Tradition 2

Short Form:

“For our group purpose there is but one ultimate authority – a loving God as he may express himself in our group conscience. Our leaders are but trusted servants, they do not govern.”

Long Form:

“For our group purpose there is but one ultimate authority—a loving God as He may express Himself in our group conscience.”


Overriding Idea of T2:
God Speaks Through His Kids


Reading Assignment:
12&12: Pgs. 132-138

From the Foreword of the 12 & 12:  “A.A.’s Twelve Traditions apply to the life of the Fellowship itself. They outline the means by which A.A. maintains its unity and relates itself to the world about it, the way it lives and grows.”



In a relationship based upon the Traditions there is no such thing as individual authority. All decisions are arrived at by a majority agreement, reached after all elements of the problem or situation have been considered and a Higher Power has been contacted for guidance in the making of the decisions (an informed group conscience). Unfortunately, however, many times our relationships are unhealthy due to the dominance of one person or the other. The uninformed often times feels he/she has the ability to “know best” for its individual participants and tries to impose this attitude of “playing God” in the relationship.

All my life I feared authority. I had a very strange idea about it. I didn’t like anybody else’s authority. I only liked my own authority. Maybe it is not so strange if you’re a sick alcoholic like me. But I certainly did not have any respectful attitude for authority.

My first successful experience in not being fearful of authority was in A.A.. I did not fear my sponsor but relied on him. I saw my sponsor as the expression of a loving God. My second experience in not being fearful was when I started listening to the group conscience. The more I followed what I heard in A.A. through the group conscience, the better my life became. Gradually I have extended this trust in the group in A.A. to that of the world. Tradition 2 encourages me to listen in order to have good relationships with you and to trust you as part of the group conscience. God may, just may, be speaking through you.

Life forces me to become an elder statesman or a bleeding deacon. The group conscience will correct me if I am out of line and I have a choice to complain like a bleeding deacon or lead by humble example like an elder statesman.

THANK GOD A.A. is SELF-CLEANING (with God’s help of course).

Step-Tradition Parallel

Each tradition answers the question raised by the parallel step. The second step raises the question of how I can come to believe and what is sanity. I came to believe by trusting the group conscience in A.A., and then I began to trust God and eventually the world. The experience of trusting A.A. to keep me sober is the experience that gave me confidence in God and in you. This is how the second tradition helped me to come to believe.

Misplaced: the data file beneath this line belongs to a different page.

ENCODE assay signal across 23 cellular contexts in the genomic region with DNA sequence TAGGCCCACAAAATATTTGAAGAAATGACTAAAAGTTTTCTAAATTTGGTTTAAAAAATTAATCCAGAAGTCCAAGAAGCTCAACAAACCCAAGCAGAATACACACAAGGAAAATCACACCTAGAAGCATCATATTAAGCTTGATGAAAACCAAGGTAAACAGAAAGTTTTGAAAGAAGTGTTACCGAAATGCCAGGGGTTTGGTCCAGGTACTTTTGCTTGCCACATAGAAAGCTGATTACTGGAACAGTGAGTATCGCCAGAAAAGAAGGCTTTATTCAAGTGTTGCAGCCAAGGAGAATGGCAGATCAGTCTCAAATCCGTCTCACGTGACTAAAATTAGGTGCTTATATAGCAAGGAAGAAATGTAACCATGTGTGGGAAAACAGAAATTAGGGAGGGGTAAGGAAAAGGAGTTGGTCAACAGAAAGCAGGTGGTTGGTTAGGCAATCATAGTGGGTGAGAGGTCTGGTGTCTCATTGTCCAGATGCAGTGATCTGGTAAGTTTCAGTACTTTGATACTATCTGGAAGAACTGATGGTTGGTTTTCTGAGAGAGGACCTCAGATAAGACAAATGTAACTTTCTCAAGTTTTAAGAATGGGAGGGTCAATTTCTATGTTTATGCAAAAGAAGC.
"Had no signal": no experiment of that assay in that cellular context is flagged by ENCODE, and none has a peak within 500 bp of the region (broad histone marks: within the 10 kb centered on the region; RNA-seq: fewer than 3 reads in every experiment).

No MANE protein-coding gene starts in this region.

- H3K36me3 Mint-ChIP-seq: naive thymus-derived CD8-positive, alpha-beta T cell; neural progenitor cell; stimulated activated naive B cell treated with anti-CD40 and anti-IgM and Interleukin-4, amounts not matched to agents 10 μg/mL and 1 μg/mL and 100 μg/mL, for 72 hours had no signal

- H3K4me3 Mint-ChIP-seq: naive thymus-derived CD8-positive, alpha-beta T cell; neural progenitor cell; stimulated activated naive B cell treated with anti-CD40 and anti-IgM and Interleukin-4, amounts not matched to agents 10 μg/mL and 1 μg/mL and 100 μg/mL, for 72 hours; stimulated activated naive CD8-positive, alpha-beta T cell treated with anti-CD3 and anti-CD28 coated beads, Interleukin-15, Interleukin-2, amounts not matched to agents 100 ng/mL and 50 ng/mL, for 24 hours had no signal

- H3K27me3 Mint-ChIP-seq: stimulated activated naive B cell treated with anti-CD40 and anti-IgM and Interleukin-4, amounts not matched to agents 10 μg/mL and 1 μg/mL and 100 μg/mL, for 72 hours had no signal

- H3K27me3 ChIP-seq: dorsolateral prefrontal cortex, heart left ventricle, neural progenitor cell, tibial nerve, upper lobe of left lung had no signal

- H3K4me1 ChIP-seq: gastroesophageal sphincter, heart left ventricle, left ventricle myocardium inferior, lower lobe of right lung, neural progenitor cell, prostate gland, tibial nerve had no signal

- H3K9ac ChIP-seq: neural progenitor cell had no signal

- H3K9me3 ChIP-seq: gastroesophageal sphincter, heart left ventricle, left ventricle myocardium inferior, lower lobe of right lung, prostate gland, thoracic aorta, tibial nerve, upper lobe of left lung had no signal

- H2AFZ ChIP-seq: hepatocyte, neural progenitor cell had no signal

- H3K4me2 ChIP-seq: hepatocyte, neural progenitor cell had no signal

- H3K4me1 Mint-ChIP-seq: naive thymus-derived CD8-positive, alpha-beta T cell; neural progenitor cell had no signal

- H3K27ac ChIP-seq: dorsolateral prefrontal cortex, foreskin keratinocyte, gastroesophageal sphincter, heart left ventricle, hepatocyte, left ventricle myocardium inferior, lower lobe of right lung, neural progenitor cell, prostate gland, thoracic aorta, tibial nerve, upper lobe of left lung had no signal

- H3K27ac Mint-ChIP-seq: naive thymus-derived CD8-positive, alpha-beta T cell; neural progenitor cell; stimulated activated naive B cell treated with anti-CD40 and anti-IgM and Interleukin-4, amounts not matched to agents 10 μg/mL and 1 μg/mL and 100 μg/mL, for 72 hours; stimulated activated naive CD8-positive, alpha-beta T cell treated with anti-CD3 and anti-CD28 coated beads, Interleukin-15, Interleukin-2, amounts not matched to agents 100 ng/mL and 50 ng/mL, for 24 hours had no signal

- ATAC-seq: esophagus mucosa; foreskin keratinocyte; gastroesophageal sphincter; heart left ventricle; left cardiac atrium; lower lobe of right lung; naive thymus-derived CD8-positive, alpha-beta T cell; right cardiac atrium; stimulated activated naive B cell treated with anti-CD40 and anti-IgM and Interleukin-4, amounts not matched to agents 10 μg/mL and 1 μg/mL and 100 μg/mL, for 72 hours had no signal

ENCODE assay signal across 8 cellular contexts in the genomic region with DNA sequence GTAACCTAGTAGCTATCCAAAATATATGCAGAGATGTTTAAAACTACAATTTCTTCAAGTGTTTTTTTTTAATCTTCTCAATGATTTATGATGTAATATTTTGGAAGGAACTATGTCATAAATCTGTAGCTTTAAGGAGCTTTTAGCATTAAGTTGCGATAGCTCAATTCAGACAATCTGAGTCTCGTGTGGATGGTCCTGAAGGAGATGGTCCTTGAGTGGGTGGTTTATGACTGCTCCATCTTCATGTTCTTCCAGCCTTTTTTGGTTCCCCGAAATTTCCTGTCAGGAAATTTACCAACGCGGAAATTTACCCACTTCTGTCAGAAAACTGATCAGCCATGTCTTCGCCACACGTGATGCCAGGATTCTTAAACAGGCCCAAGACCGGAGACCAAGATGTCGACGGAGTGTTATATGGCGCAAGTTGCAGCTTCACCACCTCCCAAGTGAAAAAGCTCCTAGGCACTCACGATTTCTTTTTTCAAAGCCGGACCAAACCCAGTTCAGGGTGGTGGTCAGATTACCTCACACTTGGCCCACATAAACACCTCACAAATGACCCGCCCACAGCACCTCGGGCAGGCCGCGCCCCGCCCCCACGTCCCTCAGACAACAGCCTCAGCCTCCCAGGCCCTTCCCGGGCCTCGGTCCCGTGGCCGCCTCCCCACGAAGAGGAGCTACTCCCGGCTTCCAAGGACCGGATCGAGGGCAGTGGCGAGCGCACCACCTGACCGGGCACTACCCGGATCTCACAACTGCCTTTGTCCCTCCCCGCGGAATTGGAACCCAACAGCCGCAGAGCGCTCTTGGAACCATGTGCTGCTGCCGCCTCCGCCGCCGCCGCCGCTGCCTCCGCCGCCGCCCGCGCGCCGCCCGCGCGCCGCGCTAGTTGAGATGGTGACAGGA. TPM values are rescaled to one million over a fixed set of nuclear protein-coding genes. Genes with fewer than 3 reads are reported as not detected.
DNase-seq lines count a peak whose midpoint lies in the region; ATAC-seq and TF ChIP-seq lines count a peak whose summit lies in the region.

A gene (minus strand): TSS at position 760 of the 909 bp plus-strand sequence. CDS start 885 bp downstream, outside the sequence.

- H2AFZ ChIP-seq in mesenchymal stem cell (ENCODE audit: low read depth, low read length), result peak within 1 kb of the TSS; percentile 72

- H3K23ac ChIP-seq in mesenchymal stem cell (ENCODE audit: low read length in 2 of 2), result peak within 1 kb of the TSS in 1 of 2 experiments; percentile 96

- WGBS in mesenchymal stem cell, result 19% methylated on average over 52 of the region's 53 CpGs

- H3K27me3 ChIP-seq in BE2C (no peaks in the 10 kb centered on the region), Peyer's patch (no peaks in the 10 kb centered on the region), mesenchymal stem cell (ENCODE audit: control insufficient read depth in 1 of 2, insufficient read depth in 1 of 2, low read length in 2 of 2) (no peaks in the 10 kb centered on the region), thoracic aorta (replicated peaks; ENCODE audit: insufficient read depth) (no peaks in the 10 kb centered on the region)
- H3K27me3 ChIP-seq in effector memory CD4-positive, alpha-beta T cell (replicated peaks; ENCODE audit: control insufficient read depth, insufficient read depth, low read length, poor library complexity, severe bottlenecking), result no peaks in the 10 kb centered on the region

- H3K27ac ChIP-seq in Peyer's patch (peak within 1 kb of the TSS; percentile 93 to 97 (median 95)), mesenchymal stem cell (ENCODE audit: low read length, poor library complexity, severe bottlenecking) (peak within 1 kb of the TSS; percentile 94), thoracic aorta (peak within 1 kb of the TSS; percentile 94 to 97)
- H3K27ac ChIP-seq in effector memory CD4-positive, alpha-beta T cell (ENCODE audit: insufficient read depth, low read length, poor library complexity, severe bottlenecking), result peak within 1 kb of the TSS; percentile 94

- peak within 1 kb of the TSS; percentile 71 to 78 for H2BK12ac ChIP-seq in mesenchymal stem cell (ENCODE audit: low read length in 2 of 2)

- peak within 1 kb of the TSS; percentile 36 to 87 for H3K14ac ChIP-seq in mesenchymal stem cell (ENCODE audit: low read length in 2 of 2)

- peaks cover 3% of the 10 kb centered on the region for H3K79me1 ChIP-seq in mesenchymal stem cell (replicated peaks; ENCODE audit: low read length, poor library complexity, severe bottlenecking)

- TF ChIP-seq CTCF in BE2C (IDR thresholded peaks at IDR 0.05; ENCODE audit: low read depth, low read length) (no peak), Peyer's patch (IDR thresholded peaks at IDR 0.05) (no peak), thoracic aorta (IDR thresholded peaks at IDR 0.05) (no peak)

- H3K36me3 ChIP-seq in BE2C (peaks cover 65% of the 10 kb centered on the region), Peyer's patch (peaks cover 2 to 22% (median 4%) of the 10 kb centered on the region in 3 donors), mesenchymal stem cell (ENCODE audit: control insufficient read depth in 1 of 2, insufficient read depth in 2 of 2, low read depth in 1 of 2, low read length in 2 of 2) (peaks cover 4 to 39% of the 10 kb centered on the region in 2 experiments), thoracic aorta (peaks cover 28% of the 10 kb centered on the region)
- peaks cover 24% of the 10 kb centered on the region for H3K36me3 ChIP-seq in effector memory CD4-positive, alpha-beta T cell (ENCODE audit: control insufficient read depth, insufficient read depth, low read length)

(Excerpts from the text above come from the Traditions Study developed by the Unity Insures Recovery Through Service A.A. Group, Los Angeles, CA.)


Tradition Illustrated



As it states at the top of this page, the 12 Traditions were created to help each A.A. group maintain unity and relate better to the world about us.  With that in mind, they have been widely used in helping us learn how to be in better relationships with everyone in our life.  Below is a snapshot inventory you can take to see how well you are honoring the spiritual principle found in this Tradition (in and out of the rooms of A.A.).

(The foundation of this inventory is from the A.A. Tradition’s Checklist first published in the A.A. Grapevine)

  1. Do I criticize or do I trust and support my group officers, AA committees, and office workers? Newcomers? Long-timers?
  2. Am I absolutely trustworthy, even in secret, with AA Twelfth Step jobs or other AA responsibility?
  3. Do I look for credit in my AA jobs? Praise for my AA ideas?
  4. Do I have to save face in group discussion, or can I yield in good spirit to the group conscience and work cheerfully along with it?
  5. Although I have been sober a few years, am I still willing to serve my turn at AA chores?
  6. In group discussions, do I sound off about matters on which I have no experience and little knowledge?
  7. Why is it necessary that a healthy relationship be one in which the members are equals?
  8. How do you feel and react when someone tries to or dominates in your relationships?
  9. Do you have an inherent tendency to dominate people around you? How can you correct his defect of character?
  10. Are you someone who is always willing to allow someone else to take control and then complains because you don’t like what was done, yet were unable to make a decision yourself?
  11. What is the difference between suggestions, advice, and guidance?
  12. Is God or a Higher Power the only authority in your relationships? How does this Higher Power express Himself to you when making any decisions?
  13. Why is it necessary to give the minority opinion an open-minded evaluation in a group conscience?
  14. Why is humility a necessary ingredient in applying Tradition II to your relationships?